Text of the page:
Doug Peterson, designer of America’s Cup-winning yachts, dies

San Diego Yacht Club member reportedly succumbs to cancer.

SAN DIEGO — Doug Peterson, a prominent yacht designer who was to be inducted into America’s Cup Hall of Fame later this year, has died. He was 71.

Peterson reportedly died June 26 – just as news of Emirates Team New Zealand’s America’s Cup victory over ORACLE TEAM USA spread around the world.

Peterson’s death was confirmed by San Diego Yacht Club, of which he was a member, Associated Press reported.

The yacht designer was part of the design team of two America’s Cup-winning yachts – America3 helmed by Bill Koch in 1992 and Team New Zealand’s Black Magic in 1995.

“We’re sad to share the passing of one of our longtime members, Doug Peterson, known as one of America’s most accomplished yacht designers of his generation,” a post on San Diego YC’s Facebook page stated.

San Diego YC announced Peterson’s planned induction into the America’s Cup Hall of Fame in March. He would be the club’s fourth member to be inducted into the hall, joining Malin Burham, Dennis Conner and Jack Sutphen. The induction ceremony was scheduled to take place aboard the USS Midway in October.

His Hall of Fame induction was based on Peterson’s successful yacht designs and accomplished sailing record.

“Doug Peterson is known as one of America’s most accomplished yacht designers of his generation,” the San Diego YC announcement of Peterson’s planned Hall of Fame induction stated. “Peterson has produced countless successful designs, ranging in size from 8 meters to over 30 meters.

“For decades, sailors have excelled racing boats designed by Peterson under International Offshore Rule, International Measurement System, Midget Ocean Racing Conference, and International Rule Measurement System. Especially after the early 1970s, sailors who raced a Peterson design boat in any class would have a good chance of winning,” the yacht club’s announcement continued.

Peterson’s sailing resume, according to San Diego YC, included major regatta wins and multiple world and national titles.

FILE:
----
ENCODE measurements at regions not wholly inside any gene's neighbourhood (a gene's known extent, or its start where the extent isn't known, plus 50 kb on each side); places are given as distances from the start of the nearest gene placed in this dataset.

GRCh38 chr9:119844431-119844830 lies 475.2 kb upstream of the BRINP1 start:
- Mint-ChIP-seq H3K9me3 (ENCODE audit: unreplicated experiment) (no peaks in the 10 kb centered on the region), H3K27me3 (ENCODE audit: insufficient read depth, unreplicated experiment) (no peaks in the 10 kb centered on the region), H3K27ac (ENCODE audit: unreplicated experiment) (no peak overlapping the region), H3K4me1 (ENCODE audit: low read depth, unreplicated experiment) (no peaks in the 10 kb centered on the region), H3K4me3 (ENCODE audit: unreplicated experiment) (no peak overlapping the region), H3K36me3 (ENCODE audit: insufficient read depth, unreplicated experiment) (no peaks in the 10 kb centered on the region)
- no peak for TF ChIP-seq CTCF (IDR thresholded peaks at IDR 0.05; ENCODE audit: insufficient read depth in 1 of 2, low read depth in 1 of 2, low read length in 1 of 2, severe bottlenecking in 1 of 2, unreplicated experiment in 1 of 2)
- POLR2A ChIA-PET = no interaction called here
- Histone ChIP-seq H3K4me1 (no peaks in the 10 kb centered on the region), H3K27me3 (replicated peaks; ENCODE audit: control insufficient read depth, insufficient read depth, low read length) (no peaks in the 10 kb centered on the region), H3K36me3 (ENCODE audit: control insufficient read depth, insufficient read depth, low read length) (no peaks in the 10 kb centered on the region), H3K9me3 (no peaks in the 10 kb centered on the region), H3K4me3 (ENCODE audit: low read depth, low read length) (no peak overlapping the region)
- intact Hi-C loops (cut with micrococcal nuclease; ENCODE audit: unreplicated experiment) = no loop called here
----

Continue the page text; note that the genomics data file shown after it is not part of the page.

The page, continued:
Of course it was his design of two America’s Cup-winning yachts that earned Peterson the most praise.

“Peterson was the lead designer behind Team USA’s 1992 boat America3 and Team New Zealand’s 1995 America’s Cup boat Black Magic, which became one of the most powerful and prevailing boats in America’s Cup history,” San Diego YC’s announcement of Peterson’s Hall of Fame induction stated. “Black Magic was successful because Peterson included a narrow beam and positioned the mast further aft than traditional America’s Cup yachts at the time. It was also the way he approached the design of the boat, by thinking about the boat as a whole rather than separate parts, which made the design different from previous America’s Cup boats.”

Other designs earned him acclaim as well, what with Peterson’s boats performing well at San Diego YC’s Lipton Cup. His designs earned San Diego YC’s “Yacht of the Year” five times between 1975 and 1992 (Vendetta, Cadenza, Tin Woodsman, Dust ‘Em and America3).

The website boatinternational.com features 35 of Peterson’s boat designs – including his most recent work, Jongert 3200P. The 105-foot sailing yacht, built in 2015, featured an aluminum hull and has a top speed of 12.6 knots.

Peterson is reportedly survived by his four children.

San Diego Yacht Club photo

 

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